Splinter Cell: Conviction has the mother of all tutorials. Or rather, father. Scuttling from over-turned table to over-turned table in a Maltese marketplace, following the ear-mic directions of old comrade Anna Grimsdóttír, the lately out-of-retirement Sam Fisher reacquaints himself with some basic stealth dynamics by way of flashbacks to his infant daughter’s bedside.
Darkness, the grizzled assassin explains to sleep-deprived Sarah, has its uses. Not wishing to give his offspring night terrors for life, he doesn’t go into much detail, but veteran Splinters will be well attuned to the violent current beneath these paternal reassurances. That undercurrent soon bubbles to the surface, as you road-test the new ‘Mark and Execute’ mechanic mid-flashback on three unfortunate housebreakers, queuing up headshots with right bumper and loosing the rounds in a split-second with Y.
This smooth interweaving of exposition and interaction is typical of the new game, with pre-rendered plot points and objective data mapped, home cinema style, onto flat surfaces as you approach them in real-time, tactics reminiscent of Heavy Rain’s object or limb-tethered button prompts.
If you can smell a psychological dimension to Ubisoft’s stylised approach, you should trust your nose: in the three levels we encounter at the press event – marketplace, mansion house and military airfield – Fisher’s surroundings are occasionally crowded by painful remembrances, monochrome snapshots of tombstones, the whisper of ambulance sirens. Later on, a villain harangues us from the security of a projected image and there’s a moment, just a moment, in which we confuse this nebulous threat with another figure from Sam’s past.
Sarah’s affection, it transpires, was one of the few things keeping the man’s murderous leanings in check in the wake of Splinter Cell: Double Agent (“What did you do, daddy?” she asks, appearing at the bedroom door, and he sheepishly hides the gun at his side). Deprived of that affection by a road accident in which Third Echelon, his old employer, may have a hand, he’s become an utterly ruthless rogue cannon, operating in the pitch-black regions beyond even the secret agent’s muddy code of conduct.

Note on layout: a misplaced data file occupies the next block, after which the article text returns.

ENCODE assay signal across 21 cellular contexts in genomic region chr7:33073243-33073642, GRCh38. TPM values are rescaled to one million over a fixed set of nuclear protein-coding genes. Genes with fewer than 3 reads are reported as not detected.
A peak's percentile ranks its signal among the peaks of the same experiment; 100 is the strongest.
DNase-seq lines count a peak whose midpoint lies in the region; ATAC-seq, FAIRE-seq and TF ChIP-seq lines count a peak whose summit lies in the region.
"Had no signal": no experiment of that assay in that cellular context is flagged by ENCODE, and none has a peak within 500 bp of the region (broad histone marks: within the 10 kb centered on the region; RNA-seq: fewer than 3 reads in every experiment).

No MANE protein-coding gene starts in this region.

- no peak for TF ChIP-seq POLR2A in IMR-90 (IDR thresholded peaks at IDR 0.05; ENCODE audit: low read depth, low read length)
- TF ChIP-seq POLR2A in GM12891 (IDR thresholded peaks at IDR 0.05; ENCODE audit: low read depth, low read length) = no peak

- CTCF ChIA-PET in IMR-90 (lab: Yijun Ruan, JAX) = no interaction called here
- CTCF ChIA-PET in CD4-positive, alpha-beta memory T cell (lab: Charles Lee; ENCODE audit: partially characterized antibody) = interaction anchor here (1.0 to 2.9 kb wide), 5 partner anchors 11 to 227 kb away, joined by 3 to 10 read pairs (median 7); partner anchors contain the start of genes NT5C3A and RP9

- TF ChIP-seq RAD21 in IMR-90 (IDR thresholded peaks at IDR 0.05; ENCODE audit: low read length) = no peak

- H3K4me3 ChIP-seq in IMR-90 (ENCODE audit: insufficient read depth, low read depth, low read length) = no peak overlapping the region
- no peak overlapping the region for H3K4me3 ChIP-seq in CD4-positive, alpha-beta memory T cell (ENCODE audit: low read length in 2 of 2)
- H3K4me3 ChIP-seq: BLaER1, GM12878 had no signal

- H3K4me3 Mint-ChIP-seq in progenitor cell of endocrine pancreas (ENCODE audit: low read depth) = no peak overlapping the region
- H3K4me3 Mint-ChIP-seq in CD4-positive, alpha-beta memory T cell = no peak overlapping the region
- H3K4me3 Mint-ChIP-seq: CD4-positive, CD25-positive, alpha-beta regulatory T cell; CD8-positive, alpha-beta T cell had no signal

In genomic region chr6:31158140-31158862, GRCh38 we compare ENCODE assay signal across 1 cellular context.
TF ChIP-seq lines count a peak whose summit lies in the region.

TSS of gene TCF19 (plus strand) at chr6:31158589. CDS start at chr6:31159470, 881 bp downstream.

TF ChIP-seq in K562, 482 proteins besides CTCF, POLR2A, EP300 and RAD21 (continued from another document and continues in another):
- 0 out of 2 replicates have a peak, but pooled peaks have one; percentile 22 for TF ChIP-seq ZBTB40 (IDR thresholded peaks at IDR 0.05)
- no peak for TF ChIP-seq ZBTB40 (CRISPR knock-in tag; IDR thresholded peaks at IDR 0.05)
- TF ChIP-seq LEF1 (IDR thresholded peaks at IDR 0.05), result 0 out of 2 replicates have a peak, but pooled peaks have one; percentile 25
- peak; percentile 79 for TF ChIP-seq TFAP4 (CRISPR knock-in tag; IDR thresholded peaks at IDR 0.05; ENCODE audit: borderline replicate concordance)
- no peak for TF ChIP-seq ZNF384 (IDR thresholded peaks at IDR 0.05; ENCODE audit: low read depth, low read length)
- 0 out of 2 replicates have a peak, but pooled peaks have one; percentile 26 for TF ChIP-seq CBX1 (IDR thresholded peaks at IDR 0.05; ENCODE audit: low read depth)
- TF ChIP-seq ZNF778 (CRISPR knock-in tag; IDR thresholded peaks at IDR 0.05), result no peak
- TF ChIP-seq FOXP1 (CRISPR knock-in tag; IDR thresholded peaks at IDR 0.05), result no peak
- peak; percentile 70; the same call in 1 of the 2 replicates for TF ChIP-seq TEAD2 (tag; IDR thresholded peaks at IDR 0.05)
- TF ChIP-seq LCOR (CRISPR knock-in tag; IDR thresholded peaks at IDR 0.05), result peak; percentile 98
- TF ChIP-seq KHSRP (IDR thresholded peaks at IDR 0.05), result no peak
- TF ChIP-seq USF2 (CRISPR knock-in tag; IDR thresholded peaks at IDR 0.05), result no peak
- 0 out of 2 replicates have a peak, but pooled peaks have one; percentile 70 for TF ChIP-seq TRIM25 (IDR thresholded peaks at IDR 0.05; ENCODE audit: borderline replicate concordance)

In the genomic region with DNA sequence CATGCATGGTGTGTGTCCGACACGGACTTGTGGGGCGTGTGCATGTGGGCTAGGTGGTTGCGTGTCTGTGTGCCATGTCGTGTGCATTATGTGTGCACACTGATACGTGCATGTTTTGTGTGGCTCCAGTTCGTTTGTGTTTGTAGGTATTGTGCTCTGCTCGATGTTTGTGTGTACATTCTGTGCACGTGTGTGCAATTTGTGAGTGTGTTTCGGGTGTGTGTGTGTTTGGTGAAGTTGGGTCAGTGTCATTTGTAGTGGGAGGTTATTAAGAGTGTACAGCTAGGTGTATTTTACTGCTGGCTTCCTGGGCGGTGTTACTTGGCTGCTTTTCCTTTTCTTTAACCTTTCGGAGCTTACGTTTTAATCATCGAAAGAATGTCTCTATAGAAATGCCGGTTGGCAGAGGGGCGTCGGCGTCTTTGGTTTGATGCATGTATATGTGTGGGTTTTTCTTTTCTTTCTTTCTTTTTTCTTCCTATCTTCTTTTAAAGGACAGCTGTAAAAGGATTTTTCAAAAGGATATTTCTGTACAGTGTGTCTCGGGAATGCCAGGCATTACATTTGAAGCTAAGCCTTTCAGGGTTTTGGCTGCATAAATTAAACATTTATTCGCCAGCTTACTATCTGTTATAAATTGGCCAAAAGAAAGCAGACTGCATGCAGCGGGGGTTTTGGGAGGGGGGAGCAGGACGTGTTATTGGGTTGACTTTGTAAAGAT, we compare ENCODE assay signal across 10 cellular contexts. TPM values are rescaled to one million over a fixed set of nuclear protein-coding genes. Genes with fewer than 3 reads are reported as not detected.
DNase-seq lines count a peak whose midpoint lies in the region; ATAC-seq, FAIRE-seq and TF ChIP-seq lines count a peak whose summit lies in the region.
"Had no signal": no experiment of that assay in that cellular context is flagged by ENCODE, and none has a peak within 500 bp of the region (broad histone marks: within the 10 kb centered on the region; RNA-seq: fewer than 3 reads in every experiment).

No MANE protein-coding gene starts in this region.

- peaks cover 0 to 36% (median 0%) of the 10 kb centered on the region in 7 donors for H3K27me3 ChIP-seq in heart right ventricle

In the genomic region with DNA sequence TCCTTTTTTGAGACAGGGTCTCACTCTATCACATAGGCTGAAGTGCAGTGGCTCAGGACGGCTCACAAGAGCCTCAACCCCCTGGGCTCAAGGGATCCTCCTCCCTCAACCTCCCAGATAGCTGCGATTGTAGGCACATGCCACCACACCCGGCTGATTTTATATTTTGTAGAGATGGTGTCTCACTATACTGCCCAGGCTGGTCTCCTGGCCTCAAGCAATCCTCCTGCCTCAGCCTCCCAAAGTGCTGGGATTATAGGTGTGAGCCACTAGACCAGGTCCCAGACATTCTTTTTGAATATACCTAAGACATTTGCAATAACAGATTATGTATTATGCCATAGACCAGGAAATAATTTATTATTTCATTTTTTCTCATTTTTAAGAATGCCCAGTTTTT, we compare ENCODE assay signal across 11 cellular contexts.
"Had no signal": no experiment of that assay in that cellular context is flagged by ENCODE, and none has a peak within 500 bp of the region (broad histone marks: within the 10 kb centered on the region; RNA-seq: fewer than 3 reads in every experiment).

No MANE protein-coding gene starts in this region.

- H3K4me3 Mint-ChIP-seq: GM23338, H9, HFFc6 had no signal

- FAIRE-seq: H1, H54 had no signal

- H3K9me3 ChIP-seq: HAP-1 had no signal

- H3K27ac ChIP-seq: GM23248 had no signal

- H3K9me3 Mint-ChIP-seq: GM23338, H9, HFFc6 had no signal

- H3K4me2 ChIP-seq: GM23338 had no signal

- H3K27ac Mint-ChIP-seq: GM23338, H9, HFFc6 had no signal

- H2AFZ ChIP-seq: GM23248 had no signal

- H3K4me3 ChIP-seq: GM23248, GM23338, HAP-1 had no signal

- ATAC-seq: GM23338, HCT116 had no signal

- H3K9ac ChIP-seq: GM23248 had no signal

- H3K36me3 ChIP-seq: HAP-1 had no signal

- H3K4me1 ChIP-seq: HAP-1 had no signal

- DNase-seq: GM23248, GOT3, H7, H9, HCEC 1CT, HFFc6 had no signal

The new interrogation sequences, of which we get to sample two, are obviously symptomatic of this departure. Scripting is again cleverly intermingled with brutally hands-on play as we throw a jabbering skinhead around a toilet, mashing his head through the slats of a cubicle and cracking it against the sink, the game restraining us at intervals for just long enough to let another plot morsel dribble from our victim’s bloodied lips.
Also symptomatic, perhaps, of Sam’s righteous savagery is the game’s relative action heaviness, playing down the careful monitoring of view cones and light levels that characterised earlier Splinter Cells in favour of adaptation on the fly. Cover points, handholds and goons within reach of a fatal headlock are picked out by HUD elements for maximum convenience, and our hero is a lot quicker than his advancing years should allow, whether he’s shuffling palm over palm along a ledge or scaling a wall pipe.
Fans of the previous games will doubtless be crying havoc at all this, and it’s hard to know how to soothe their fears. Splinter Cell has become something different, a flashpoint-dotted escapade across moody but easy-to-read sandbox environments, asking less of the player’s capacity to analyse an area but counter-balancing this with greater pace and more sophisticated presentation.